I don't believe the message threads live very long -- about a week. So we'd better set a deadline of next Monday, April 21, to post any response to any assignment. My last read of the message board will be that evening, and I'll make my choices then, revealing them as bonus features at the end of one or more future columns.
Assignments are not to be emailed to me. If you email me an assignment, I will take my sweet time (sometime after I finish Multi-Lab emails) and then I'll let you know sometime during calendar year 2005 that you forgot to follow directions. If you have questions (for example, "What's Type 1 legal?"), post them to the message board and either I or someone else will answer you.
Do I really need to come up with more rules? Just behave, and click on the link to the message boards below when you're ready.
Oh, wait, one more rule: Anyone with a signature longer than his or her actual post (and/or Milton's Paradise Lost) will receive a thorough mocking.
THE GAME BEGINS
Card #1: Asmira, Holy Avenger. A lovely complement to Caller of the Claw, which also takes advantage of mass removal.
Alongi Fun Fact: The creatures can be destroyed before you play Asmira, and you still get the bonus. This works like Khabal Ghoul.
Assignment:We'll start with an easy one. Give me five Type 1 - legal creature cards with synergy in an Asmira deck (bonus points for synergy with Caller of the Claw).
You may assume that mana cost is no object, though I reserve the right to be impressed if you keep all the cards at a lower converted mana cost than Asmira herself, in a sensible color scheme, and at a high quality.
Card #2: Bazaar of Wonders. One of the last Enchant World cards printed, this card always makes players say, "What does that do again?" and turn it around so they can read it.
Alongi Fun Fact: If a spell is on the stack, it is not in play or in a graveyard.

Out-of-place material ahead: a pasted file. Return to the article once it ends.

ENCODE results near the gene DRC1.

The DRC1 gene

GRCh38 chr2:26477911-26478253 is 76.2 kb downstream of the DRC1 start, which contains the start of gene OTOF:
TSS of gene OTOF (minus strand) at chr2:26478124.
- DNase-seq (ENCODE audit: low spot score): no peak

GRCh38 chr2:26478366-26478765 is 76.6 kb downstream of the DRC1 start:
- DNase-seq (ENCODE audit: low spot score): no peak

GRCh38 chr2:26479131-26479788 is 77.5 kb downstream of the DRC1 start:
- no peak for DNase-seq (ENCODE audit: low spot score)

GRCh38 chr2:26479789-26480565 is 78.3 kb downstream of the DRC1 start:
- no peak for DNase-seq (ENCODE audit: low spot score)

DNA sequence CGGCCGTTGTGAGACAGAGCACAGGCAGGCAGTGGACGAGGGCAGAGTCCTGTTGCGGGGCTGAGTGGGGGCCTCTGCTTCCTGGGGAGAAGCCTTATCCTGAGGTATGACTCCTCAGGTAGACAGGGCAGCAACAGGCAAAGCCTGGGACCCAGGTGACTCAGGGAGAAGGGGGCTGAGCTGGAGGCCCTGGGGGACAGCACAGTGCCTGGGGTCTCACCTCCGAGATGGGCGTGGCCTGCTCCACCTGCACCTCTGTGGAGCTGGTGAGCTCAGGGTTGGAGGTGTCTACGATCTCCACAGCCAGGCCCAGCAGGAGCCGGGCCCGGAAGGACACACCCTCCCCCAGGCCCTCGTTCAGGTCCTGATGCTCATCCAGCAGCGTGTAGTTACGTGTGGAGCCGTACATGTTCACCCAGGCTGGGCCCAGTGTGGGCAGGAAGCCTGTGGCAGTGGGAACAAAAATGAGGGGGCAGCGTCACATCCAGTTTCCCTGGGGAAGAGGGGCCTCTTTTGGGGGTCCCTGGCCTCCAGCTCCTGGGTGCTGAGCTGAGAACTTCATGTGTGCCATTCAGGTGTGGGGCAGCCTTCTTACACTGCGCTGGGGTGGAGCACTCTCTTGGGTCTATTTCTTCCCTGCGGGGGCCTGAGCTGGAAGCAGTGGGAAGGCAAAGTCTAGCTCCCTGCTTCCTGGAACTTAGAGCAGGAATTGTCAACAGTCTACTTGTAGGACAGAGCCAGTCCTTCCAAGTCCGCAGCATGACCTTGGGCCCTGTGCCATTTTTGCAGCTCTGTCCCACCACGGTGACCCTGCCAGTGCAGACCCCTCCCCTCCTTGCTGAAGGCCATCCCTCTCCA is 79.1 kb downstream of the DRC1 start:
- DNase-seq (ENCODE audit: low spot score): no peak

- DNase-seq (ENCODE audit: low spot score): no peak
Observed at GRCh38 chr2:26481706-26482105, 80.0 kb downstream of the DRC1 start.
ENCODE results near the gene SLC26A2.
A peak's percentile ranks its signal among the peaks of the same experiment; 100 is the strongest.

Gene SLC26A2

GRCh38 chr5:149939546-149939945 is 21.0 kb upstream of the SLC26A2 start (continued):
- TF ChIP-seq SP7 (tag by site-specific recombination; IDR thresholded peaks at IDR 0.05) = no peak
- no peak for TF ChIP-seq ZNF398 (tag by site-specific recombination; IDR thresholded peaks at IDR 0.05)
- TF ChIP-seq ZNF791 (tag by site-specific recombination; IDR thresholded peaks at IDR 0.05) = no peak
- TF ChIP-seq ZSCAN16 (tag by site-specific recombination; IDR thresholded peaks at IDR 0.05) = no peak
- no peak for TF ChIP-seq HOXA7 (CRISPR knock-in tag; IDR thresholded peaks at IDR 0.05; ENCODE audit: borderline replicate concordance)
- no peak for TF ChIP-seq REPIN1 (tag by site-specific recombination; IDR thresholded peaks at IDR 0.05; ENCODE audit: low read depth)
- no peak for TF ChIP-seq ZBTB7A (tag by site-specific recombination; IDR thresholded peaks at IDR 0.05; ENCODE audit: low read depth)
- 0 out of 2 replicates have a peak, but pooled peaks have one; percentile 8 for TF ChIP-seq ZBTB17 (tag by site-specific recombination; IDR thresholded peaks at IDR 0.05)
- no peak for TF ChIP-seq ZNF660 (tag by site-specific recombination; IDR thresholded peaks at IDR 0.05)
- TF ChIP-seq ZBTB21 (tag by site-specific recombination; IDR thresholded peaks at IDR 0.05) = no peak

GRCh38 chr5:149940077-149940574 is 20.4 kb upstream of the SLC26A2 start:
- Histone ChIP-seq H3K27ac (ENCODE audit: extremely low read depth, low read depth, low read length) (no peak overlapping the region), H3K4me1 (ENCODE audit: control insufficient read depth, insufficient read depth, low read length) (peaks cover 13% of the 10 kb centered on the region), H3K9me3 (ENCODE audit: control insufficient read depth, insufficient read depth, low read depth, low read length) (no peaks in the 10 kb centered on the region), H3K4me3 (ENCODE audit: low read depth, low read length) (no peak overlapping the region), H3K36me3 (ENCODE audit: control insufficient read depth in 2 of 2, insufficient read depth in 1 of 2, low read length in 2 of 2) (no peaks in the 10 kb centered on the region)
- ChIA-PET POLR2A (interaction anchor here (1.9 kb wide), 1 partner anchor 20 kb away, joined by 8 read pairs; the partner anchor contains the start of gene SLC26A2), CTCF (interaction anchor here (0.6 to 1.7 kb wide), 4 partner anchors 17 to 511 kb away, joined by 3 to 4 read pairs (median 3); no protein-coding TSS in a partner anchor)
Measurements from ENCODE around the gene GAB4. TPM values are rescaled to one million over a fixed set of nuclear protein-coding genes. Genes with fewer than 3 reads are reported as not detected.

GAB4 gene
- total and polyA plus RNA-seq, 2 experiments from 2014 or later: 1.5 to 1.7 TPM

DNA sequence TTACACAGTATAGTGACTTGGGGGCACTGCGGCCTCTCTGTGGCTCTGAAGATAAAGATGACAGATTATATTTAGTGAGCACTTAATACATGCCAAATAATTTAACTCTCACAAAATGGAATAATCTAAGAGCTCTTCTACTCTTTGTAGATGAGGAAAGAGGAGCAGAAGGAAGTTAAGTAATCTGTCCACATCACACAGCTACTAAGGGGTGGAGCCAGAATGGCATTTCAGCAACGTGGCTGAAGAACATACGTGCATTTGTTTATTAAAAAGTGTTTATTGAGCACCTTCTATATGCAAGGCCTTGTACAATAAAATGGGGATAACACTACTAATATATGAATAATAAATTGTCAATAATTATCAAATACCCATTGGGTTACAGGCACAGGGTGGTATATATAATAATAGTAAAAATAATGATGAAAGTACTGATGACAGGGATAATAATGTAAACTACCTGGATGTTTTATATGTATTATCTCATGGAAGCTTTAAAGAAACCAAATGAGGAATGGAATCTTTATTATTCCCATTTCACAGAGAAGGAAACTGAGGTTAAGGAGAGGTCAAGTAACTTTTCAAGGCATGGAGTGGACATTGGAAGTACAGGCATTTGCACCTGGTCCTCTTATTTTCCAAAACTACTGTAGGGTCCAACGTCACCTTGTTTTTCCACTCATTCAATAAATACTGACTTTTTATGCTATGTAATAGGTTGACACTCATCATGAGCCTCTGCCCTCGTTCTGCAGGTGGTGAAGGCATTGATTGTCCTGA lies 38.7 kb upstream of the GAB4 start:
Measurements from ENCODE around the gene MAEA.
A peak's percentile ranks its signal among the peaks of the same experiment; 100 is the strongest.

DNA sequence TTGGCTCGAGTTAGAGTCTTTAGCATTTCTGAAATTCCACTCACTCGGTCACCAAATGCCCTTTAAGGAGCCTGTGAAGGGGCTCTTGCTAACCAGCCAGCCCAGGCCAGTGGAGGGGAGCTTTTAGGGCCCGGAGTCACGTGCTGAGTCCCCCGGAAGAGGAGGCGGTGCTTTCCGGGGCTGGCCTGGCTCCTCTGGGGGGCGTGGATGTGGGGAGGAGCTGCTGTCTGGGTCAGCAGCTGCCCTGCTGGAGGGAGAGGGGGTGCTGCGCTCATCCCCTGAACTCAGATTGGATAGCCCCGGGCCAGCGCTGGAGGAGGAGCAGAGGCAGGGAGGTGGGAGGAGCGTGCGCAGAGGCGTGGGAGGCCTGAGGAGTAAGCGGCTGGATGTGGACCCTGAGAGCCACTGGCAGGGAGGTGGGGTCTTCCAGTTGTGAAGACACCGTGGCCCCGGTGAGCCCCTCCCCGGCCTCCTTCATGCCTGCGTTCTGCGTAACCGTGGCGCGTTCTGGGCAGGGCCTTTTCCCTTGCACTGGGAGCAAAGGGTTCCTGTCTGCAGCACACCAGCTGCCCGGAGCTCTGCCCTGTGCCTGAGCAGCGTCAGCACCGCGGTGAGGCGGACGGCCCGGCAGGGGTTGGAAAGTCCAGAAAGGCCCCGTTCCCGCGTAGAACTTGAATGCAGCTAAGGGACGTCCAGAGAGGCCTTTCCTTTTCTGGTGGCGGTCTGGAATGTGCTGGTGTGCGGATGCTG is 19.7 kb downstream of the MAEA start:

Assignment: Design a one-night casual format in which you can reap spectacular results with this card. Pretend you're suggesting the format to your friends, and try not to be so obvious that the other players in your group realize what you're up to.
You don't have to submit a deck for this; the format itself should make it clear what sorts of decks you have in mind.
Card #3: Bone Harvest. Okay, I've waxed fanatic about this card in the past.
Alongi Fun Fact: You don't have to show the order of the cards, just the cards themselves.
Assignment: You're in a five-player chaos game using Type 1 - legal decks. Everybody is at 5 life, controls two of each basic land and two 3/3 Kobold tokens and no other permanents, and has and empty hand. You are the only player with a graveyard, everyone else has six cards left in his or her library, and you have four fewer cards in your library than anyone else. The creatures in your graveyard are Wall of Blossoms, Xira Arien, Limestone Golem, and Lord of Tresserhorn. How many of the four do you put back on top of your library, in what order, and why?
Don't assume I have one specific answer in mind.
Bonus Assignment: How did everyone get those 3/3 Kobold tokens?
Card #4: Celestial Dawn. When everything just absolutely must be white.
Alongi Fun Fact: You know, for this one, you're on your own.
Assignment: Pretend you're the guy in R&D who thought up this card. In twenty words or less, justify it. If you think it will help, feel free to make use of Ersatz Gnomes, another Mirage card, in your explanation, Go ahead. Take your time.